Cdn, U.S. scientists consider novel plan to save endangered orca on death’s door

J50 is one of just 75 remaining southern resident killer whales from B.C. to California

American and Canadian scientists are considering a Hail Mary effort to save an endangered orca that may have only days to live.

The female killer whale known as J50 appears emaciated, lethargic and has lost about 20 per cent of her body weight, said Michael Milstein, spokesman for the National Oceanic and Atmospheric Administration in the United States.

J50 is one of just 75 remaining southern resident killer whales that travel the coastal waters from British Columbia to California.

“She’s a female about four years old and obviously very valuable to the population as a reproductive female, so we’re looking at all the possibilities for whether we could make a difference in her survival,” Milstein said. “The challenge is that the biologists are saying they haven’t seen a whale deteriorated to this point pull out of that before.”

Officials with both NOAA and the Department of Fisheries and Oceans Canada are considering options, including feeding the underweight killer whale chinook salmon with medication in it — a strategy the U.S. department believes hasn’t been used before.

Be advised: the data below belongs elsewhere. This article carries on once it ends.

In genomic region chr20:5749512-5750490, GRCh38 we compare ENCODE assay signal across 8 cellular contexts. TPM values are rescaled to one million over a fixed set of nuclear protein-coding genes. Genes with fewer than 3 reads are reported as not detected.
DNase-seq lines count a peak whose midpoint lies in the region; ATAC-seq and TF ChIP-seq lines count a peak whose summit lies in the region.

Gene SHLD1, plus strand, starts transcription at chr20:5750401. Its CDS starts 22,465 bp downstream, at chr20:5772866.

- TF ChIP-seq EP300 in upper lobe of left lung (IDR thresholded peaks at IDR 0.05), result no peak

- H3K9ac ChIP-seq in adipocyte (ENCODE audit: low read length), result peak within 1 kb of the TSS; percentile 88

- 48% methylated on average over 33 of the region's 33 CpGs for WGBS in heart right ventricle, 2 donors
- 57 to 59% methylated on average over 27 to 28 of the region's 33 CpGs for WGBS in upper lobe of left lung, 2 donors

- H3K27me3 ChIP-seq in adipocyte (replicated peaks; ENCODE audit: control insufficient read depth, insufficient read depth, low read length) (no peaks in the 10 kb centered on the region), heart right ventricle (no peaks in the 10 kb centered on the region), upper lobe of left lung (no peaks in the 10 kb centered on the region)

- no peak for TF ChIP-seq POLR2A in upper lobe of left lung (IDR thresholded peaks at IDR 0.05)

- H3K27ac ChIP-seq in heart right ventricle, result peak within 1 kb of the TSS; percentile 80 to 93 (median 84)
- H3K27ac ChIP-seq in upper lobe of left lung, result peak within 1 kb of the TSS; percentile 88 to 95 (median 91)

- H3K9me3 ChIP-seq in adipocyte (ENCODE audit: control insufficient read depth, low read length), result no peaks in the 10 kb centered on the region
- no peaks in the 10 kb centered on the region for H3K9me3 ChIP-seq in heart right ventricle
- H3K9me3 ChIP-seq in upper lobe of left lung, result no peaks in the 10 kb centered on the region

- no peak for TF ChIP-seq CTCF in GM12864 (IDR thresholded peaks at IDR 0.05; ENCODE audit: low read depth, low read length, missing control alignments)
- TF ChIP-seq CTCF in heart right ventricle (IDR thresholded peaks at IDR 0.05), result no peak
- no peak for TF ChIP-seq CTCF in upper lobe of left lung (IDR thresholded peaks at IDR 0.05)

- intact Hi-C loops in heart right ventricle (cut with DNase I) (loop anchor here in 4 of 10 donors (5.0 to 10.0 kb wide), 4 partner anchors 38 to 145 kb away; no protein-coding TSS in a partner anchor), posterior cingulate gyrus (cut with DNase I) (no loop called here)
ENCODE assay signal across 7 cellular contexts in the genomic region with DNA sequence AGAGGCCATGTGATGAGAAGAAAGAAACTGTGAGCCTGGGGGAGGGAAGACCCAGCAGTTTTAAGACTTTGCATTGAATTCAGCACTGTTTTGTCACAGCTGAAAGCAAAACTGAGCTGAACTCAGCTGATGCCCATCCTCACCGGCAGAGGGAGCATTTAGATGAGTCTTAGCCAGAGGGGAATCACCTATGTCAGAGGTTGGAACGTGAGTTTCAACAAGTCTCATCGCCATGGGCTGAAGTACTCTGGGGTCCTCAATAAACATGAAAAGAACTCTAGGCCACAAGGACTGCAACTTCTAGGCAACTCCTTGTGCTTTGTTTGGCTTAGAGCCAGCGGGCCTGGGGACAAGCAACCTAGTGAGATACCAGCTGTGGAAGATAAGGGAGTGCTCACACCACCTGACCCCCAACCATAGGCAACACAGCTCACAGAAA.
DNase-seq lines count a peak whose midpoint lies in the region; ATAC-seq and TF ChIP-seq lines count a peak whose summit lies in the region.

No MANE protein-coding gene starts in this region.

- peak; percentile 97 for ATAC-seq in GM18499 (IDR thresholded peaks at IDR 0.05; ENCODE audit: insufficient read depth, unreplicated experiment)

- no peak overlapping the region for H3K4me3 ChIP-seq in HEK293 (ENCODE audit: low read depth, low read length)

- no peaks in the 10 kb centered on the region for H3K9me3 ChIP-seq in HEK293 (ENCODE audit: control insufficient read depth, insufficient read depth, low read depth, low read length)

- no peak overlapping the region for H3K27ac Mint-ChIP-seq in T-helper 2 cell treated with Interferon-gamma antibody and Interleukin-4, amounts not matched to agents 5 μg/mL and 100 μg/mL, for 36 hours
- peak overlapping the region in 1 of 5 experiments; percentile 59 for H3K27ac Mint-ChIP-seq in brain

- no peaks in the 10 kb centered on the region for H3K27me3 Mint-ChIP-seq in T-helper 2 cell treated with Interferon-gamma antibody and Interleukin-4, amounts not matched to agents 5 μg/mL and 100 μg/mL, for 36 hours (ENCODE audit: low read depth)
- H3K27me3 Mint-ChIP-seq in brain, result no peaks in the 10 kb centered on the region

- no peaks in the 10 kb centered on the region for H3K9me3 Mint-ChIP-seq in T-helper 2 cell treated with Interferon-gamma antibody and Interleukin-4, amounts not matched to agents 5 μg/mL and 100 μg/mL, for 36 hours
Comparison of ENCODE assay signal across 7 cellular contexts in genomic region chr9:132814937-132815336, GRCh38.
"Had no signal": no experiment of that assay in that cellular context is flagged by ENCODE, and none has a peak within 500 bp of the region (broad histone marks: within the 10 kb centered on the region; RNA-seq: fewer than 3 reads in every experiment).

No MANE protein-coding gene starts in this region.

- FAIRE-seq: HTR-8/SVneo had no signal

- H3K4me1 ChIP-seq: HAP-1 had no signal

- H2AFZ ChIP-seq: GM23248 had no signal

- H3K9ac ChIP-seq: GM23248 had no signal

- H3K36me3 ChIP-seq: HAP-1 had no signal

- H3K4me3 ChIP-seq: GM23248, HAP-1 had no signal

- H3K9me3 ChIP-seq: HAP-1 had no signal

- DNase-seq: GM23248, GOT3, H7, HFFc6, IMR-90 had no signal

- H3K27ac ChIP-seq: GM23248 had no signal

At this stage, they are weighing whether intervening could be worse than doing nothing and are considering ways to feed the whale without encouraging a dependency on humans, Milstein said.

At the same time, the scientists are keenly aware that they’re racing against the clock.

“They feel the situation is dire, that she probably has potentially a matter of days. Nobody knows for sure, (and) if we were going to attempt something that we would need to do it pretty soon,” Milstein said.

OPINION: Grieving orca should inspire more than momentary sympathy

The first step is observing the whale to pinpoint her ailments with drone footage and by collecting fecal and breath samples from her blow hole, he said.

J50 has a syndrome called “peanut head,” where her head appears too small for her body. Biologists believe the syndrome occurs when orcas don’t get enough food and don’t develop properly. A white spot has also been observed near her blow hole, which could indicate an infection, he said.

Scientists were out on the water Thursday looking for J50’s pod, but the whales were last seen heading toward open water, he said.

Linda Rhodes, a research microbiologists at the Northwest Fisheries Science Center in Seattle, said researchers held a petri dish over J50’s blowhole to collect a sample of the spume on July 21.

While the emergency sample showed evidence of bacteria and fungus, it wasn’t enough to determine an infection because it could have come from the surrounding environment, she said. They’re hoping to collect some fresh samples when they find the pod again.

As a young female with reproductive potential, J50 could play a vital role in the survival of the species.

“That’s where the births would come from to help recover the population in the longer term,” Milstein said.